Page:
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Writings of Albert Morris
Article 77 - Piquant persiflage made to a secret, age-old recipe

THIS column, as readers should know because I have often told them so, has long been regarded as a site of special semantic interest and an area of outstanding syntactic beauty but, as some are asking, has it been genetically modified and is it safe to touch, let alone read?

Some believe - wrongly - that it has been marked out in an unholy and unwholesome series of government-sponsored and editorially-directed experiments that would result in this space becoming even more concentrated in the form of grammar-rich granules that could be sent to intellectually-impoverished third world countries and, with water added, be distributed as food for thought.

The words "musical" and "jobs" appeared in the introduction to a recent column. Both were not home-grown, were ir-relevant to my subject and seem-ed to be the result of cross-contamination from another column. Harmonics are not a no-table feature of my writing and "jobs", with its over-and-undertones of wage slavery and trying to catch or avoid the boss’s eye, is inimical to my work ethic as a liberated columnar spirit.

Investigations have concluded that a mere, electronic columnar blip occurred that may never recur, but readers have expressed unease and alarm that, despite its innocuous appearance, this space may be prone to insidious alien influences with harmful side-effects such as frustrational teeth-grinding, cold flushes, feeling hot under the choler, stiffening of moral rectitude, rushes of indignation to the head and lockjaw induced by immoderate yawning.

"Fear not," I said, for sudden dread had seized their troubled minds.

I explained that readers are in columnar country where free-range ideas roam uninfluenced by the corrupting influences of originality, where, in its still, cerebral seas, deep observations move with the slow, fathomless purpose of strange, sightless fish, where petty piques - mountains made out of molehills - saw-tooth the prose-purpled sky, where bitter-sweet oxymoron is blooming true, its leaves always a lot to be desired and in which paradox stands proud on the horizon and irony scuttles in the semantic shadows.

This column - and I am certain the same applies to similar spaces in this newspaper - is pure in thought, word and deed. It is also honest, sober and trustworthy, has no artificial adjectival colouring, is free from hyperactivity, especially in its passive verbs, has only editorially-approved sweeteners in its thought processes and does not contain boil-in-the-bag, heat-in-the-foil, quick-digesting opinion formers.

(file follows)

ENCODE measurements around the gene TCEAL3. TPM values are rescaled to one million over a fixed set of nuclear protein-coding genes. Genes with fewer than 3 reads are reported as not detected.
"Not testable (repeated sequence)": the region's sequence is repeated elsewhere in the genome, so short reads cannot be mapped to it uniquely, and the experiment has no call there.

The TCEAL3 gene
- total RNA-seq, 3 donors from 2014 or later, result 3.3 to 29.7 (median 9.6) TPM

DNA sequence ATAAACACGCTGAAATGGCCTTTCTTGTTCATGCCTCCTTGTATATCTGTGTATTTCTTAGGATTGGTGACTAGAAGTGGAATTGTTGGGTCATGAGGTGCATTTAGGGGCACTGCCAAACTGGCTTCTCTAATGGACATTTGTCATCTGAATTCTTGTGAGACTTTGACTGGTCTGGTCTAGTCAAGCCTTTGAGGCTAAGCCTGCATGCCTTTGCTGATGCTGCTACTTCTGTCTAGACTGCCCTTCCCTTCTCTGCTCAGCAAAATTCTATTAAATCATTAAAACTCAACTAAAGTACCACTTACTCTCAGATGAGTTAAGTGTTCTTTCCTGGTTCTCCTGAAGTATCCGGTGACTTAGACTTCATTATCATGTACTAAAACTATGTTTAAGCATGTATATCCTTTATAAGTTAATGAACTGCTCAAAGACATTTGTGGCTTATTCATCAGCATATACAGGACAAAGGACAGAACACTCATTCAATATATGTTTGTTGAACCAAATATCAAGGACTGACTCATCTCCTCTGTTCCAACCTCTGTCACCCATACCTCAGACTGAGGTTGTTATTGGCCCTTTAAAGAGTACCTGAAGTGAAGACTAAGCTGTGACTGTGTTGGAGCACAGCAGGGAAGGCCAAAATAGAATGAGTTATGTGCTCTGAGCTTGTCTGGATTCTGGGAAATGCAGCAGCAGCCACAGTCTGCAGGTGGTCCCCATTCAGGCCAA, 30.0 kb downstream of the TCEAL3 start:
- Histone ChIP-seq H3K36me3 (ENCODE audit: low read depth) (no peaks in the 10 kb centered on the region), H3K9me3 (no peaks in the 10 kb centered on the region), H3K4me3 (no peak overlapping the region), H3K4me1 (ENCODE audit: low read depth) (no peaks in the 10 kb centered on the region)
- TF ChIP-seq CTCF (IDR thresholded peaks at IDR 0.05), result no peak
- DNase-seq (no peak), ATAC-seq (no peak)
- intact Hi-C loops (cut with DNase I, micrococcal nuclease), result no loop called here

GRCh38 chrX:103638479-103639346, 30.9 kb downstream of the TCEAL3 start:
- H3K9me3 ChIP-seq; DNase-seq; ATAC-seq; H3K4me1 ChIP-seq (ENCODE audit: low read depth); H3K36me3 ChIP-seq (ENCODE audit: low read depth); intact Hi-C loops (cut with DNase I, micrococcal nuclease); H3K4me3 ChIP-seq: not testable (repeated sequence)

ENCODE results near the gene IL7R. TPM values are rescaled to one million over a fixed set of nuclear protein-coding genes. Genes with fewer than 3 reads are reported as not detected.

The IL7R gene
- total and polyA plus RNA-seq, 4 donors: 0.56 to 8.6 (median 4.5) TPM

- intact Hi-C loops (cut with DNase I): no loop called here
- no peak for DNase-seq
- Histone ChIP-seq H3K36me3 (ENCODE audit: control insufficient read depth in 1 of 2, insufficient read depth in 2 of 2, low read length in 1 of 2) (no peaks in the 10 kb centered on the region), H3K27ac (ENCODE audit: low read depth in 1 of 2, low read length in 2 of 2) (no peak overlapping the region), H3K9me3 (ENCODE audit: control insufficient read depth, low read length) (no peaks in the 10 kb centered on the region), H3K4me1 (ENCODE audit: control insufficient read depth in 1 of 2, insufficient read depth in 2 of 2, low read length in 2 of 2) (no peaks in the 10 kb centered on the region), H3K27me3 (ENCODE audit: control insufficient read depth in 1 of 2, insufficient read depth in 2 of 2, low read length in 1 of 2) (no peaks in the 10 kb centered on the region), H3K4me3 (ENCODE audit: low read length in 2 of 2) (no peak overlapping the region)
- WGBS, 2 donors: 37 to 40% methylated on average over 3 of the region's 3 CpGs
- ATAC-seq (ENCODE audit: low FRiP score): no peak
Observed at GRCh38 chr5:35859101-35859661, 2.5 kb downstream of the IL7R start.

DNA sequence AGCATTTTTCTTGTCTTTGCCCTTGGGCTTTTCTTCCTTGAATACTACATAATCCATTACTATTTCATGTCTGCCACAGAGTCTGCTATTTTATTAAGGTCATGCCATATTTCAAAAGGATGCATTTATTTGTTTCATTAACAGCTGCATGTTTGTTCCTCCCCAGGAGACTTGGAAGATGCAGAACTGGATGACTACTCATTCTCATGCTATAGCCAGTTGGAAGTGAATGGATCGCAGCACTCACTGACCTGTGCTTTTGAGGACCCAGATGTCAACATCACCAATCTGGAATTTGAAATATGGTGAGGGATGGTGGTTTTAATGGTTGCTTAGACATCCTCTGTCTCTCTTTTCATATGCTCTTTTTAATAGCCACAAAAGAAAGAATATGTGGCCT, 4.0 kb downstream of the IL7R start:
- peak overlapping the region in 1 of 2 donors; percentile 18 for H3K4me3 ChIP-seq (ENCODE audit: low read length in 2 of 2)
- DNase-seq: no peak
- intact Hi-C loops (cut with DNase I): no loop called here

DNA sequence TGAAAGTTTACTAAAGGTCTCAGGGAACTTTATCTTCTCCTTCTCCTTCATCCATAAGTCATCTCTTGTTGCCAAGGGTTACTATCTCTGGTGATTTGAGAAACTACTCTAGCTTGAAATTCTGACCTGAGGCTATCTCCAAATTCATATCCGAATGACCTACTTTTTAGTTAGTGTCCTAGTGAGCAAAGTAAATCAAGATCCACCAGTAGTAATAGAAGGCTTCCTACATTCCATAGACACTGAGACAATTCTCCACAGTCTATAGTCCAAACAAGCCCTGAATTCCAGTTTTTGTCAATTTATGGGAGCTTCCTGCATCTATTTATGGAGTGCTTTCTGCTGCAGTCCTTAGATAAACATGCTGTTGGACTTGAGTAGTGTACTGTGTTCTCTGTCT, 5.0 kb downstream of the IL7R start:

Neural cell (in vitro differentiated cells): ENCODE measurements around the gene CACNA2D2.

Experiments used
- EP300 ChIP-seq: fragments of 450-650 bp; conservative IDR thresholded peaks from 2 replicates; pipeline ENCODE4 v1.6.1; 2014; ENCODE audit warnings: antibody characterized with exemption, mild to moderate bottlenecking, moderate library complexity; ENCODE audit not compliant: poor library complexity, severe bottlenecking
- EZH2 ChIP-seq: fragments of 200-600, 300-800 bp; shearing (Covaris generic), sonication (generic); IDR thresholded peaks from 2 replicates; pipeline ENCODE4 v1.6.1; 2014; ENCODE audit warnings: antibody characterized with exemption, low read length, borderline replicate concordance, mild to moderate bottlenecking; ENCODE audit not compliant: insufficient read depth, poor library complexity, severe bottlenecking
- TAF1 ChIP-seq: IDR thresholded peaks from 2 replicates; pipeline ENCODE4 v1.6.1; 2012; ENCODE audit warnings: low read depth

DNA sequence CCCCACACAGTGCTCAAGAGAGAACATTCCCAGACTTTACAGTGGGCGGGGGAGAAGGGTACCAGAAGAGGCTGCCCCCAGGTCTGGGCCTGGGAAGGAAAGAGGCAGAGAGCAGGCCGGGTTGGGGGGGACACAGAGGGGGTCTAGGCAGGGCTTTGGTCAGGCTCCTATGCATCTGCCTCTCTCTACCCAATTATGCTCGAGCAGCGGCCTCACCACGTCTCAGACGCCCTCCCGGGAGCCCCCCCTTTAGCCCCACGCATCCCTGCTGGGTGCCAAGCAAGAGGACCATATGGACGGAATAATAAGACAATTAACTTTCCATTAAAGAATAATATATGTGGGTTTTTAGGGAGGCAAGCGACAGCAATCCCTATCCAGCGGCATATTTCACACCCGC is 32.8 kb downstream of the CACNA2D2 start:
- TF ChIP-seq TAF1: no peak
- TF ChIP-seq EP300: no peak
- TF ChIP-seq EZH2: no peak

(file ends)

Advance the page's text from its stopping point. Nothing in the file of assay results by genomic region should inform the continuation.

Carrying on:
Much of what this space offers is a result of my training in sentence drainage, paragraph assembling and military phrase-fitting in the Royal Army Mobile Stationery Corps (The Pen-Pushers From Hell: Regimental March - The Deil’s Awa Wi The Paper-Clips).

Stationed at an African outpost of strategic grammatical importance - where the anapaests bit and the tropical tro-chees rustled in the bush - and in charge of native auxiliary verbs while overseeing a rough lot of insubordinate clauses who would neuter your gender if you turned your back on them, I soon learned the fundamentals of Army word hygiene and no-one was prouder when, after the parsing-out parade, I received my War Office Certificate of Field Service Sentence Construction from Brigade Grammarian, Col J Bracket himself.

Readers will also know that this space is a haven for misunderstood question beggars and abused or ignored apostrophes, word-worn refugees from other journals and contains a heap of nourishing things such as the delicious, heart-warming goodness of home-made prejudices, toothsome, untreated verbiage and piquant persiflage, the last made according to an age-old secret recipe of Granny Morris, the ingredients picked at rosy-fingered dawn from a 1922 Chambers Dictionary. It was from that dear old grammarian that I learned the value of two-for-the-price-of-one compound sentences, to avoid cheap-skate clichés like the plague and to seek out juicy words from which the marrow of meaning could be sucked.

What of the future? A refreshing, anti-oxidant-enriched, free-radical-free drink, containing essential columnar ingredients, suitable, with modifications either as a stimulant or soporific, and columnar-concentrated nut fudge or chewy caramels are on the cards. The possibilities, discounting any attempt to modify the column’s grammatical genes, are endless. Watch this space.

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